Distance run in the last 14hrs; 29.3NM
Average speed; 2.0KN
We are not far from our approach to the anchorage at Rottnest and so all hands are called on deck to hand sail and then go aloft and furl the sails. During the process there is a life ring spotted and suddenly there is the sombre reality that this could well be the life ring thrown from the container ship this morning thrown for the young man who fell overboard.
We slow down our approach and recover the life ring. It is the life ring from the container ship but there is no sign of anybody nearby. We note down the latitude, longitude and time recovered and then notify sea rescue. It is a stark reminder that the sea is a very vast area and that we are really helpless against the element once overboard. We are all hoping that the man is recovered very soon.
As we continue on, we ensure once again that we keep all eyes on look out in the hope that we might see something. We arrive at our anchorage at 1530 and start to prepare the ship for tonight’s mess deck dinner, this will be our first one in a while at anchorage, however it isn’t the calmest of anchorages and just as we put the finishing touches to the table we get hit by a large swell and everything comes crashing down off the tables onto the deck. Thankfully we all see the funny side of it and learn our lesson, non-stick mats all the way! The roast lamb is divine and the cheesecake delicious. The sod’s opera is a musical one as each watch performs a song and even the professional crew do a song.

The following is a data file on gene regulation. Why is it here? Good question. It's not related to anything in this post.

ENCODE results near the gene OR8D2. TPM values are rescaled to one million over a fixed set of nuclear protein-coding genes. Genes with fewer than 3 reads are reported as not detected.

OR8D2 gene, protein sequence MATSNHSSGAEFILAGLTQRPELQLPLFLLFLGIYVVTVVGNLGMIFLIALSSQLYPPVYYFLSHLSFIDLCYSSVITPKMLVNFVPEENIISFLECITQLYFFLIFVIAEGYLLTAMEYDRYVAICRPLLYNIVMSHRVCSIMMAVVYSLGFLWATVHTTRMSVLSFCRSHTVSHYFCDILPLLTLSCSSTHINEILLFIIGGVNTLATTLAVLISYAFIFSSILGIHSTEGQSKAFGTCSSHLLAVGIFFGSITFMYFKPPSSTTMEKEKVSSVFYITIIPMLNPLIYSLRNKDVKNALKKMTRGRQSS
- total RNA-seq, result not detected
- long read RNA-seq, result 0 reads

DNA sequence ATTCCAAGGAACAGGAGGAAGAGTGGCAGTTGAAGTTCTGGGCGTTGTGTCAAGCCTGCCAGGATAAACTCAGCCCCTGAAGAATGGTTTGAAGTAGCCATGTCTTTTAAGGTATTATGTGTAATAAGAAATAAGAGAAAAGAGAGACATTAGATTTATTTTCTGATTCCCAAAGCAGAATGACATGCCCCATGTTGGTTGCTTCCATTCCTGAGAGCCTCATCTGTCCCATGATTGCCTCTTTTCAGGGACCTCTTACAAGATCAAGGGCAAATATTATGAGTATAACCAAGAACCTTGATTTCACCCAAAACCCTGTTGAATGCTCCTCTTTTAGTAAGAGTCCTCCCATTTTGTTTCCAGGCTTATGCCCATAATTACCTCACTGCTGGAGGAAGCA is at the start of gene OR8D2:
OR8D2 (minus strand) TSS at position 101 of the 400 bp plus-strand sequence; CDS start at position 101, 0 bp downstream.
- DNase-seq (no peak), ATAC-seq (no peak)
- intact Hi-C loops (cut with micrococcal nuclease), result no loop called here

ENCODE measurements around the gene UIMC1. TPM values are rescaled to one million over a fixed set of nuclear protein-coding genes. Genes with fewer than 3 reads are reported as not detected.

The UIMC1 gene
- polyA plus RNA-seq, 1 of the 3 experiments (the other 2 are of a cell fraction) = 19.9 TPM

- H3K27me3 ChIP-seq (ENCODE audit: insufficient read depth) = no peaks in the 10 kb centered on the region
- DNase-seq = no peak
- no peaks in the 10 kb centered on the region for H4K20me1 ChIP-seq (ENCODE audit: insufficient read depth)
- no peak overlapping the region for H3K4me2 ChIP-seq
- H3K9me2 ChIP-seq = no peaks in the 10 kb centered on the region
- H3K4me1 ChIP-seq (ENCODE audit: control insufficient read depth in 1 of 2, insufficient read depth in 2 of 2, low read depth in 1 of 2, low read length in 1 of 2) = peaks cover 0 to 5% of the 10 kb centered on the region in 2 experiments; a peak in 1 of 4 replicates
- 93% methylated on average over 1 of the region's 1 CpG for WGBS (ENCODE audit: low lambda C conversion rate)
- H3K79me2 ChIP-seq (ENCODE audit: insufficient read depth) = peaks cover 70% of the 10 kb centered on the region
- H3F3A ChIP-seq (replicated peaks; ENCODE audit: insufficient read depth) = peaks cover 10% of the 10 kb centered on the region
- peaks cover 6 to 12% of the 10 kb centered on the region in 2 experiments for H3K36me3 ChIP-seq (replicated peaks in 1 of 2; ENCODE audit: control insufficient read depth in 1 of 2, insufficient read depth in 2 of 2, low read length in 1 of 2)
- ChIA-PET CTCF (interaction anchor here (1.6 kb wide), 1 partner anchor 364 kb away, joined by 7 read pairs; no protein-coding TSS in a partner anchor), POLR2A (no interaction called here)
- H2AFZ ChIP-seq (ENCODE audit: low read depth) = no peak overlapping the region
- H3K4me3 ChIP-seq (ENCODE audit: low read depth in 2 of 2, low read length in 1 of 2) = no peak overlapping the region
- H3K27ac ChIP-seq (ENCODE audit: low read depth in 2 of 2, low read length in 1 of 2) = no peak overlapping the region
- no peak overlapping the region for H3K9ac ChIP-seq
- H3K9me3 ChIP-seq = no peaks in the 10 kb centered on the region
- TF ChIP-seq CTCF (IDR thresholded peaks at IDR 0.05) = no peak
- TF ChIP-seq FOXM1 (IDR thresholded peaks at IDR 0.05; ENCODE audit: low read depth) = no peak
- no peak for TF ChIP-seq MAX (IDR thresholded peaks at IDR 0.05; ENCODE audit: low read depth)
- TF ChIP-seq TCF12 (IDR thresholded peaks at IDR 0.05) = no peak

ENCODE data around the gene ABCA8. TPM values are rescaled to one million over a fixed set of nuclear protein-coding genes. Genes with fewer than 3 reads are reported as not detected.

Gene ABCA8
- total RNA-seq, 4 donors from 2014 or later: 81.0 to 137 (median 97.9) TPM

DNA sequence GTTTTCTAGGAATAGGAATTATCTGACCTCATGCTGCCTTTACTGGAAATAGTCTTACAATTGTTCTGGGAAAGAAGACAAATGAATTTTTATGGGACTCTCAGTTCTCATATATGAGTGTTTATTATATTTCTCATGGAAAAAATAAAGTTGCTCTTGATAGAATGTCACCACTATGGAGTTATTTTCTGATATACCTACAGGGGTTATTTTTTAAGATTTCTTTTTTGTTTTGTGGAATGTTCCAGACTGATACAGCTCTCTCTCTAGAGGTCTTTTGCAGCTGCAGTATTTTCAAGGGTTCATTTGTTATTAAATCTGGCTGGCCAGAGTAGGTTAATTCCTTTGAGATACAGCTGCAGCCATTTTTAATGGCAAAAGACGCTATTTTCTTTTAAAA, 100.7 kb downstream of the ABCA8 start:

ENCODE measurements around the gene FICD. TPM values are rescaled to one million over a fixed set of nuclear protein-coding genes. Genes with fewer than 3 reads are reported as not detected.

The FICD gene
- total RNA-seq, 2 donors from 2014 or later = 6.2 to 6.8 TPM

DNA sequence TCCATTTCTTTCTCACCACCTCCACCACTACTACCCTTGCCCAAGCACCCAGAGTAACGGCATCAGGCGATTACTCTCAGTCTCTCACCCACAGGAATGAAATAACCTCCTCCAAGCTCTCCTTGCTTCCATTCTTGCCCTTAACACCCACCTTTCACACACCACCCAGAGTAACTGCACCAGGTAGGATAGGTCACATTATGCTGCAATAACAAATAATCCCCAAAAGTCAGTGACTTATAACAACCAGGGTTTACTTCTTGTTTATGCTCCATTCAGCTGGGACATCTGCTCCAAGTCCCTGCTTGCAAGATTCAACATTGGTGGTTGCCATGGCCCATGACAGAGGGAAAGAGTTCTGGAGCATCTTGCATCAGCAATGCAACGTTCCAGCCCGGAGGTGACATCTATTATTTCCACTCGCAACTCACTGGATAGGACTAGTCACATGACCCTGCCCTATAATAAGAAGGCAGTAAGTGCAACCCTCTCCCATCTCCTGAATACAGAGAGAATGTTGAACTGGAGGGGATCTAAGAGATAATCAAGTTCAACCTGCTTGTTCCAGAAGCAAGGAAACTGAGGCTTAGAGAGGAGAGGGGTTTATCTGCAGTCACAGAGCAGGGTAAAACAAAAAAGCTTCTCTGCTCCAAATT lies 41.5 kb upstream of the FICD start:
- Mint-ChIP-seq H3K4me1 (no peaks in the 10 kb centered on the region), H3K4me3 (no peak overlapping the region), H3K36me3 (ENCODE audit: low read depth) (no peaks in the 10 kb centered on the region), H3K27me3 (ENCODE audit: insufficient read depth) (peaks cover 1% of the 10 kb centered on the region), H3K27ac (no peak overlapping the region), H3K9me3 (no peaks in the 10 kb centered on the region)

At 0130 all the professional crew are called up on deck as the anchor has started to drag. Most of us bleary eyed and only half dressed, grab the tarry cable as we proceed to weigh anchor. Much to our dismay the cable is weightless and then there is the frayed end of the cable on deck and no anchor. The cable once again has completely chaffed through, we are all in disbelieve that it has happened again in a different location off Rottnest.
We motor around throughout the early hours of the morning until first light where we proceed back to our anchorage and recover our anchor. These involves Captain Ross and second mate Ally going for a dive and attaching a line to the anchor, which is then fed back aboard where we wrap it around the windlass and gradually heave the anchor up where it is secured. Shortly after we are back under way and the crew are up aloft for their final opportunity before the voyage ends. Ross finishes off his lectures with 18th century navigation and we slowly proceed to Fremantle where we will pick up a pilot for our final stretch into port. Fair winds